Baseball gets snippy with A's again

Baseball gets snippy with A's again
March 17, 2014, 2:45 pm
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Billy Beane is great and finding market inefficiencies, but he's helpless when faced with arm injuries to pitchers. (AP)

Life was going so well for the Oakland A’s on the baseball side. Billy Beane had found a whole new market inefficiency to exploit, he’d found young pitchers to satisfy his needs for years, manager Bob Melvin had revivified the clubhouse and gave the team a better chance to win their game each day.

The A’s had two more divisional titles, they were the putative favorite for a third, and were essentially loaded for bear.

But then baseball got snippy with the A’s again, first by working at the fringes of the team’s vaunted rotation with arm issues for A.J. Griffin and Scott Kazmir, and Monday it yanked staff ace Jarrod parker from the plan for the entirety of 2014 with his second Tommy John surgery.

[STIGLICH: A's Parker to undergo second Tommy John surgery of career]

Parker, who had been T.J.’d 4½ years ago, had found his bliss in Oakland as the anchor of a reconstructed starting staff, and with all the good things happening around him was one of the franchise’s enduring linchpins – and we use that term advisedly given Beane’s willingness to move young for younger in his endless search for the perfect arbitration-less team.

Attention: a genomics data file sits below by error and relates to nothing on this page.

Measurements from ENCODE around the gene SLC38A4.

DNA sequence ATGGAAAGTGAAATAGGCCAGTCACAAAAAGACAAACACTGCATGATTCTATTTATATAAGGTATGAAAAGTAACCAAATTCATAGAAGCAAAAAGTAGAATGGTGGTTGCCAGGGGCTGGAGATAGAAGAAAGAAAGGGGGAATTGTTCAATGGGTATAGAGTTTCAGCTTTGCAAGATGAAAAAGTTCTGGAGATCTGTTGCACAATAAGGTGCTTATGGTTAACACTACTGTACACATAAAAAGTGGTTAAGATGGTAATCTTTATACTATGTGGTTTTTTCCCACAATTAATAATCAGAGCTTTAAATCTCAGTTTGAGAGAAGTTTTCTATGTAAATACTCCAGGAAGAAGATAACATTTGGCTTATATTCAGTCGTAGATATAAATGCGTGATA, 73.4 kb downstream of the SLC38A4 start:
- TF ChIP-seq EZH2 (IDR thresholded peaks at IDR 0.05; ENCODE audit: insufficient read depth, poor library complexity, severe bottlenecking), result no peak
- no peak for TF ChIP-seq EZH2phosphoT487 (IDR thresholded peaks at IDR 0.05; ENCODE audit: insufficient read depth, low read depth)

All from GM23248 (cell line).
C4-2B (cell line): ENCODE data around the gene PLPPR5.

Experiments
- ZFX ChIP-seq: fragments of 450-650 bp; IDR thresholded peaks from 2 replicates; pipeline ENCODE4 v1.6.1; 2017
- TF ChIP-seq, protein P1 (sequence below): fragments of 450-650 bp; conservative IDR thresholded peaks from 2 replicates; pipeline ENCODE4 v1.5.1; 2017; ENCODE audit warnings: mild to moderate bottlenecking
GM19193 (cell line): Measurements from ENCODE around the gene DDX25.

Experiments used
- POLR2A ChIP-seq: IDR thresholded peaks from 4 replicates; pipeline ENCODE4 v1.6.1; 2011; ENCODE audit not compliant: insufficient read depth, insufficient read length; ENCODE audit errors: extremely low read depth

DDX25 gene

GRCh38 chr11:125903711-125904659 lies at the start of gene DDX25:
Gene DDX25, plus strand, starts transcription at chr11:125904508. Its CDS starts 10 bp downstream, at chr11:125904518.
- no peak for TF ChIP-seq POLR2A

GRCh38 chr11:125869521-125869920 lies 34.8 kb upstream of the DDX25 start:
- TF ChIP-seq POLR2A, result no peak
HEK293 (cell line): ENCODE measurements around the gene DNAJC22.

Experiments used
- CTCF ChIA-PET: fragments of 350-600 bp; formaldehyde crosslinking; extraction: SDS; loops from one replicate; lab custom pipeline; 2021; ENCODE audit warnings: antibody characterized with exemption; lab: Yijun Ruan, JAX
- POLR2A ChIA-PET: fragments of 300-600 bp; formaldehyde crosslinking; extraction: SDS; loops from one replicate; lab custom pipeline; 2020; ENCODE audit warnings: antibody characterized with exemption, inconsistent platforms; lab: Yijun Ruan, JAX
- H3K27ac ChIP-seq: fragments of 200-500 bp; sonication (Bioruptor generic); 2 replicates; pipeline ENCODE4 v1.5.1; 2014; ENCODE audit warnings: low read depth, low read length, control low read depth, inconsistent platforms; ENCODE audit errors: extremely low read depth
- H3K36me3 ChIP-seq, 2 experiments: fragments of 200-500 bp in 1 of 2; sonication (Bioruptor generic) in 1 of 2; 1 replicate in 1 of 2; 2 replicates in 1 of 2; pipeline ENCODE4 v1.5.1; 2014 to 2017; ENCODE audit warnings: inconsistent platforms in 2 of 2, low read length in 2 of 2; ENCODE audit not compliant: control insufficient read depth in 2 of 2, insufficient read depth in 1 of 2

Parker’s injury, which may be a recurrence of the arm issues that troubled him late last year and likely would have shelved him had the A’s gone beyond the American League Division Series against Detroit, blows a hole at the top of the Oakland rotation, which now looks as though it will feature Sonny Gray, Kazmir (who was scratched with what was described as a minor case of tendinitis), Jesse Chavez, Dan Straily and Tommy Milone. Griffin would have been part of that group, but he has flexor tendinitis and isn’t likely to throw again for at least a month.

For Parker, though, the news could not be much worse given that the success rate for starters undergoing a second ulnar collateral ligament replacement is less than 50 percent. Unless Dr. James Andrews, who did the first surgery and will do the second next week, has magic in his hands, one can legitimately wonder whether Parker will be a starter in the majors ever again.

And for those with a slightly more karmic bent, this news puts the A’s in a bit of a luck bind, as they have enjoyed relatively good health the last two years. If you believe that injuries are somehow connected via the cosmos, the Griffin and Parker injuries could suggest a hard year on the health front.

We’ll now wait a moment while you re-tinfoil your hats.

The baseline? The A’s now need Gray to be a dominant pitcher for an entire year, Milone to return to his form of 2012, Kazmir to consolidate his gains from 2013 in Cleveland, where he resuscitated a career that seemingly had hit the wall four years earlier, and Griffin’s injury to heal without incident.

A third division title probably doesn’t happen any other way, because there are only so many market inefficiencies a person can dig up at any given time. At some point, the persistent flap of ligaments in the wind takes too much of a toll on teams even triply payroll endowed.

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